“I think ironically American evangelicals often seem to be more followers of Benjamin Franklin that they are of Jonathan Edwards. They [evangelicals] admire practicality, friendliness, moralisms, easy formulas, and quantifiable results. And while these Franklin-esque traits aren’t all bad they sometimes contribute to evangelical superficiality.”[1]

George Marsden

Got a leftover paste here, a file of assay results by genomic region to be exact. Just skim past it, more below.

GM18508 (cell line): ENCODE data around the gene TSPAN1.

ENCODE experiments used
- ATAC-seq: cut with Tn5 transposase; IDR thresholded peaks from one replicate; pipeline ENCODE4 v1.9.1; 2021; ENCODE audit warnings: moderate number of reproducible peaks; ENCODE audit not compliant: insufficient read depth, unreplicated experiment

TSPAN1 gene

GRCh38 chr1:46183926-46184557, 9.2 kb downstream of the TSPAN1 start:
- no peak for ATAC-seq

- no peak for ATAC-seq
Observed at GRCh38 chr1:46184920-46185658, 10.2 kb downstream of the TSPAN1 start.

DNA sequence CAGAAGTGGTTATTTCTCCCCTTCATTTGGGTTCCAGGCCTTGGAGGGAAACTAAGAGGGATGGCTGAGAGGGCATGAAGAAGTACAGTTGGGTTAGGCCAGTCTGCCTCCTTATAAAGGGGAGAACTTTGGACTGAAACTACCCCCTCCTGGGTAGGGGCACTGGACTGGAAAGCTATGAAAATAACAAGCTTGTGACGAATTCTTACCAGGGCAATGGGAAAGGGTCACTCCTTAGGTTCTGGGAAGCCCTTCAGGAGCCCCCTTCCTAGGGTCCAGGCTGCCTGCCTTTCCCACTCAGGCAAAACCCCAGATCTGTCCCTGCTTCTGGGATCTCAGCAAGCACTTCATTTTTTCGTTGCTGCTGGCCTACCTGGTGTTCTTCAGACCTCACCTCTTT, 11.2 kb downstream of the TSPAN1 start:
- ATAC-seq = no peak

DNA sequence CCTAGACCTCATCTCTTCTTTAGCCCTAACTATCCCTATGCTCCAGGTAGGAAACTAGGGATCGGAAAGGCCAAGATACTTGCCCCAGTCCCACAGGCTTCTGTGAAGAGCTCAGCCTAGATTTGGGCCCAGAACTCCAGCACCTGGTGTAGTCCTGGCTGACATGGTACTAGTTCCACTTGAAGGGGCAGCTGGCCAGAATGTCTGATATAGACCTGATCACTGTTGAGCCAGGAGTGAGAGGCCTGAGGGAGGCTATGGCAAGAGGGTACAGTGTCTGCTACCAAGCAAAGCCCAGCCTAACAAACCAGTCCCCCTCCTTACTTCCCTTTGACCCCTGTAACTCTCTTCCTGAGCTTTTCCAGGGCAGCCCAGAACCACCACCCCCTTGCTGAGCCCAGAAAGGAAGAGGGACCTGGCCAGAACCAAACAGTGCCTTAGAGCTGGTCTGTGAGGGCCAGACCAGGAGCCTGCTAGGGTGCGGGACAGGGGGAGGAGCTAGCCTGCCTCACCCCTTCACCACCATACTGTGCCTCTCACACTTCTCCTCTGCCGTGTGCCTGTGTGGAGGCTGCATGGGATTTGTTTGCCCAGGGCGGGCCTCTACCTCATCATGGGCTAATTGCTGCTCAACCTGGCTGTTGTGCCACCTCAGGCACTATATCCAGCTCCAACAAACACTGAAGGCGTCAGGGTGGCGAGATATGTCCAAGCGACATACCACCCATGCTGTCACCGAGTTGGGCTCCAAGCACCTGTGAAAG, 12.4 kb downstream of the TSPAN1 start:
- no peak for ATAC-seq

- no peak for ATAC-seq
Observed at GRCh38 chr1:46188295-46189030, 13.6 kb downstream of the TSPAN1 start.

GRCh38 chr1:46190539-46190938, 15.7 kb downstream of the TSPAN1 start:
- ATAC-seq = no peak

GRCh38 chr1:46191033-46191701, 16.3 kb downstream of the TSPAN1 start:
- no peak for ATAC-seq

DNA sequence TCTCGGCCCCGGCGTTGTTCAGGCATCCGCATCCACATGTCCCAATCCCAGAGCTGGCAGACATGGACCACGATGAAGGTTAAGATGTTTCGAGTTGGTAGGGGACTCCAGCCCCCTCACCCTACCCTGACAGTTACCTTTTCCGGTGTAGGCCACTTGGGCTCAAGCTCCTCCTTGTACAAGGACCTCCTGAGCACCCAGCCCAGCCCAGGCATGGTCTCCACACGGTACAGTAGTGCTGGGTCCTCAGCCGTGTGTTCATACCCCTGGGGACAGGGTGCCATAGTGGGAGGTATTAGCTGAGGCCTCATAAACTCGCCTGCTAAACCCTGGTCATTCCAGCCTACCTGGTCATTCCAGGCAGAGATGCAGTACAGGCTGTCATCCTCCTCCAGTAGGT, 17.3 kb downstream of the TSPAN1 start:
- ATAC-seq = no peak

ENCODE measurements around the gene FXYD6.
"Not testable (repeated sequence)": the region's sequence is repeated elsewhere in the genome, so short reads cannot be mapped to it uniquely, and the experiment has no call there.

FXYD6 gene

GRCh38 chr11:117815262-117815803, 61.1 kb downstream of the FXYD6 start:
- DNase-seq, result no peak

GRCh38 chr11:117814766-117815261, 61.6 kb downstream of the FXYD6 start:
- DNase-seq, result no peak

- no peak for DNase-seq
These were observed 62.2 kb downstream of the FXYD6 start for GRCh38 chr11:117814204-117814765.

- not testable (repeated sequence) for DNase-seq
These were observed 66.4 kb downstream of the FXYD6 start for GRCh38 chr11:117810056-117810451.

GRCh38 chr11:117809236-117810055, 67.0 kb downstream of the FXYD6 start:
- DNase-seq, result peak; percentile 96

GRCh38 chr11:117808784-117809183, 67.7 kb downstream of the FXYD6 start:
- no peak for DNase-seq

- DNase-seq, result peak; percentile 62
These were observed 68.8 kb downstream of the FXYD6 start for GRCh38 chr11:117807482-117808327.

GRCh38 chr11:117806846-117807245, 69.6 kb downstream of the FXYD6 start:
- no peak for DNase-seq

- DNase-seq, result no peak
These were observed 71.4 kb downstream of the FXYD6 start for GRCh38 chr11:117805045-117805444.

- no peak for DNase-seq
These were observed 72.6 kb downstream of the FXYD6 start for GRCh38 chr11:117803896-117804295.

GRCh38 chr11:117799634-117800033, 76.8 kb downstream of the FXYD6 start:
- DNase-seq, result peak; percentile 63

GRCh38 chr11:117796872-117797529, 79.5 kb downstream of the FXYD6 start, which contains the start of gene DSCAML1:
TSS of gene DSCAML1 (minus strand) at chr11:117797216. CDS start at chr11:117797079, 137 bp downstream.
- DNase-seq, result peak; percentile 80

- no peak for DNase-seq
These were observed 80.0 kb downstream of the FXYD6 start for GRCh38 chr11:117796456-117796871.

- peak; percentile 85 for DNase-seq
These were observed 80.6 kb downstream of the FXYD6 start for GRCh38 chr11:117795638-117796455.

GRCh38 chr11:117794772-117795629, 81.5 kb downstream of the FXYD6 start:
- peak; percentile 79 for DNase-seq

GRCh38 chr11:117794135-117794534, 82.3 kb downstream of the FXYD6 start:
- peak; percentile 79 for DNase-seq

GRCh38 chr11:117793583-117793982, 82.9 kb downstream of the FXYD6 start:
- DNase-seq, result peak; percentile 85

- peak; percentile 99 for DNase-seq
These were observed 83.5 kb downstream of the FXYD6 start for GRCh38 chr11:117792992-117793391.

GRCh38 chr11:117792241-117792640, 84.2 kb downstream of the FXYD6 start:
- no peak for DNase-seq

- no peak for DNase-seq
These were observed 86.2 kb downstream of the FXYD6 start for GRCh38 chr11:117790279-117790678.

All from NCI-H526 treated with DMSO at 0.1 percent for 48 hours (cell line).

[1] George Marsden, “The Legacy of Jonathan Edwards,” Beeson Divinity School, Nov. 12, 2004. Emphasis added. The two major feeder streams coming early into American culture are the Enlightenment and Puritanism. See David A. Hollinger, “The Accommodation of Protestant Christianity with the Enlightenment: the Old Drama Still Being Enacted,” Daedalus, the Journal of the American Academy of Arts & Sciences, 141 (1) Winter 2012 and Marshall Shelley and David Goetz, “The Weapons of War: an Interview with James Davison Hunter, Leadership Journal, Spring 1993: 14-15.

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